Me and Earl and the Dying Girl
Directed by Alfonso Gomez-Rejon
Greg is coasting through senior year of high school as anonymously as possible, avoiding social interactions like the plague while secretly making spirited, bizarre films with Earl, his only friend. But both his anonymity and friendship threaten to unravel when his mother forces him to befriend a classmate with leukemia.
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★★★★½ review by davidehrlich on Letterboxd
it's The Fault in Our Stars for Criterion Collection fetishists + a Brian Eno soundtrack ugh it's so good ugh this hurts my brand ugh.
★★★★★ review by Eli Hayes on Letterboxd
All I'm going to say is that I was not crying, but sobbing, throughout the entire second half of this film.
I was weeping into my shirt to the point that I almost began to hyperventilate. I nearly walked out of the film because I feared my sobs could be heard by those sitting around me, and because of how emotionally, destructively brilliant it is.
This was a Mommy-esque experience, a Beasts of the Southern Wild-esque experience, for me.... a depressing, overwhelming, cathartic cinematic expression of the knowledge of the world, knowledge of pain, knowledge of hardships, knowledge of pure human spirit and the highs and lows which it encapsulates.
I have nothing more to say for now.
I am broken.
★★★★ review by Evan on Letterboxd
If I didn't know any better I would say this film was directed by Wes Anderson and that is indeed a very very good thing.
Me and Earl and the Dying Girl is a surprisingly hilarious (I laughed out loud countless times), charming, and thoughtful coming of age drama that doesn't fall victim to standard cliches that we have seen so many times in these teen cancer films. I laughed out loud many times, grinned like a fool more than once, and cried like a toddler that just go put in time-out. I'm even misty eyed right now as I reflect back on this film to type my thoughts.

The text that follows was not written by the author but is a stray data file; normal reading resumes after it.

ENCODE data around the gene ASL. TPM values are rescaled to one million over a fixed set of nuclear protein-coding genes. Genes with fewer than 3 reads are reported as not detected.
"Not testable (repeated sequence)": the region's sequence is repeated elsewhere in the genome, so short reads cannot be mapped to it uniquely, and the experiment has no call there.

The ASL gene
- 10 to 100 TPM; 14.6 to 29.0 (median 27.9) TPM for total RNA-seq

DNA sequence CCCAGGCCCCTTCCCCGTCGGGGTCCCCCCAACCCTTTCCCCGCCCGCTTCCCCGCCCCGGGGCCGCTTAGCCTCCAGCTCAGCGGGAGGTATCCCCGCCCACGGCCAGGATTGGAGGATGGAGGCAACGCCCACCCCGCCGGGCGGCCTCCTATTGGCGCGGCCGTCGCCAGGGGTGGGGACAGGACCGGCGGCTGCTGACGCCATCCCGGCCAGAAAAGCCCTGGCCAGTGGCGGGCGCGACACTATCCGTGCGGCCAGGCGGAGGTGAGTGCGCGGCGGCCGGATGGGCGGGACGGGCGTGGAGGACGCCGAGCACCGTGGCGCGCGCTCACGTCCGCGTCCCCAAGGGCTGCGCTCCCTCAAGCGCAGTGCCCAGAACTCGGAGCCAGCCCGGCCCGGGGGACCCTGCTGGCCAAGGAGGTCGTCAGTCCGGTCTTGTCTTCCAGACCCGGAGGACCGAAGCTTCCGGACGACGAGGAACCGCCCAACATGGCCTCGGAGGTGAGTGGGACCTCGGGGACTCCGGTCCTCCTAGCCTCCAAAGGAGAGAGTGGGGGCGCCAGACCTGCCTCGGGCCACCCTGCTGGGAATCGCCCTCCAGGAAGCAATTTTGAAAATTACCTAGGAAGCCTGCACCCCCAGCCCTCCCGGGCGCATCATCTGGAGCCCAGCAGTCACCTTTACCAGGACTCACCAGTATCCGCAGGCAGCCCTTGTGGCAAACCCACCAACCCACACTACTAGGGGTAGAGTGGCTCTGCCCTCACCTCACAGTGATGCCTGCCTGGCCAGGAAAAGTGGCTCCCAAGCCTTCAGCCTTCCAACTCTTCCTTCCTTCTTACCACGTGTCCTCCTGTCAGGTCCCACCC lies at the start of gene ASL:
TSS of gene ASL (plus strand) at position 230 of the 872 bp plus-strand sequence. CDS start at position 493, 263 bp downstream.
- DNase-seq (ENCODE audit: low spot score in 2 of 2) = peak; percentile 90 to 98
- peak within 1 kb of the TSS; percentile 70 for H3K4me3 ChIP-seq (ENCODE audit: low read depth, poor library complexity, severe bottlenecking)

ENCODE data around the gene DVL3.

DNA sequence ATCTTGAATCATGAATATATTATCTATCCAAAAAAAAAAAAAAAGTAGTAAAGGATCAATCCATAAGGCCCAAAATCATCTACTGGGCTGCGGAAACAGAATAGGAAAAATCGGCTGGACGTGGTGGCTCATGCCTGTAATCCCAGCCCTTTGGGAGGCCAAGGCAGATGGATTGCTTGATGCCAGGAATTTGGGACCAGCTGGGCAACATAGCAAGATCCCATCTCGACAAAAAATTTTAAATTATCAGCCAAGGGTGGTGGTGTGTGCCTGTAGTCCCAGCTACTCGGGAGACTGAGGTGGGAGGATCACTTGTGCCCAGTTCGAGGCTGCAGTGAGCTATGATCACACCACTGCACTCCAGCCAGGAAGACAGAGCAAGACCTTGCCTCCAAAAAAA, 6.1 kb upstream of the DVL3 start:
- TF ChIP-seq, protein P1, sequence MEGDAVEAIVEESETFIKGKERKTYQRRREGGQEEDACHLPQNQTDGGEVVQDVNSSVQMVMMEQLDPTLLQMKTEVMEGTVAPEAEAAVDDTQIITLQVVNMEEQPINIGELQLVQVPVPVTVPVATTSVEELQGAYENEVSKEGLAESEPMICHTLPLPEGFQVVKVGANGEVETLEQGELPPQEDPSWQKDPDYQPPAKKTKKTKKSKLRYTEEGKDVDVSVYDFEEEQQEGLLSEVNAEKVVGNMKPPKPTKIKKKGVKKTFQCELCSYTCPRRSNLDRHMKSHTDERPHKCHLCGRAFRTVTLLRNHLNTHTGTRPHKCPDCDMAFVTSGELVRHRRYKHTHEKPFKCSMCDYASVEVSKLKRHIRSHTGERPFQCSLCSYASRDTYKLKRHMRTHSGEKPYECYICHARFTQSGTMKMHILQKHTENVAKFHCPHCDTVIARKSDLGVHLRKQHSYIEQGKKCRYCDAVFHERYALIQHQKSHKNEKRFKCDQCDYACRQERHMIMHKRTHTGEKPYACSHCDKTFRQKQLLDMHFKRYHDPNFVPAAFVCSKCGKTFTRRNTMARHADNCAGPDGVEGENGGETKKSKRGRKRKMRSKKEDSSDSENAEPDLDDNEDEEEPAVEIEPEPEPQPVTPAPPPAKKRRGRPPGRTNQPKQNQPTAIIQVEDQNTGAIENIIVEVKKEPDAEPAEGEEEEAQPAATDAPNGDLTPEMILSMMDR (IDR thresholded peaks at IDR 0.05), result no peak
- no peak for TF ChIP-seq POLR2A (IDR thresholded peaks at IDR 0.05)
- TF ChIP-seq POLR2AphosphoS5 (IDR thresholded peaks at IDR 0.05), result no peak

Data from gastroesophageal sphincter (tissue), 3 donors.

I always love when a movie makes me feel several different emotions; especially from one extreme to another. Me and Earl and the Dying Girl is now among a select few films that have truly touched me on a personal level. I loved this movie so much.
★★★½ review by Lucy on Letterboxd
earl says "titties" 7 times throughout this movie
★★★★★ review by jose on Letterboxd
I feel like I have seen a lot of films like this over the last few years, but this one is more mature and thoughtful than the standard teen coming-of-age flick. And more fun. The story is about a self-imposed isolationist (the kind of guy who knows everyone yet knows no one) who learns about friendship via an initially forced relationship with a girl who has been diagnosed with leukemia. The title and subject suggests that it would be a schmaltzy film, designed solely to make the audience bust out the Kleenex, but it is never emotionally manipulative. It all feels absolutely genuine, and that is what makes the film special. It's also quirky and funny - the real achievement of the film is how well it balances the fine line between light and heavy. It's also so well acted by its three young leads, they are all fantastic. The camerawork is unusual, with its odd compositions and shifting angles, and I can't figure out if it was brilliant or pretentious. Maybe it's both. At least it's energetic, and that combined with its sharp script results in a well-paced, charming, and high quality movie. Additionally, I have a soft spot for this film because of its clever and hilarious references to classic films. The main characters are film buffs and spend their time making their own intentionally terrible versions of classics... like "Senior Citizen Kane" and "My Dinner with Andre the Giant". You get to see snippets of these mini-films and they are hysterical, even if you don't know the movies they are spoofing. This is a smart and idiosyncratic film with both humor and heart, and is a great watch for both teenagers and adults alike.
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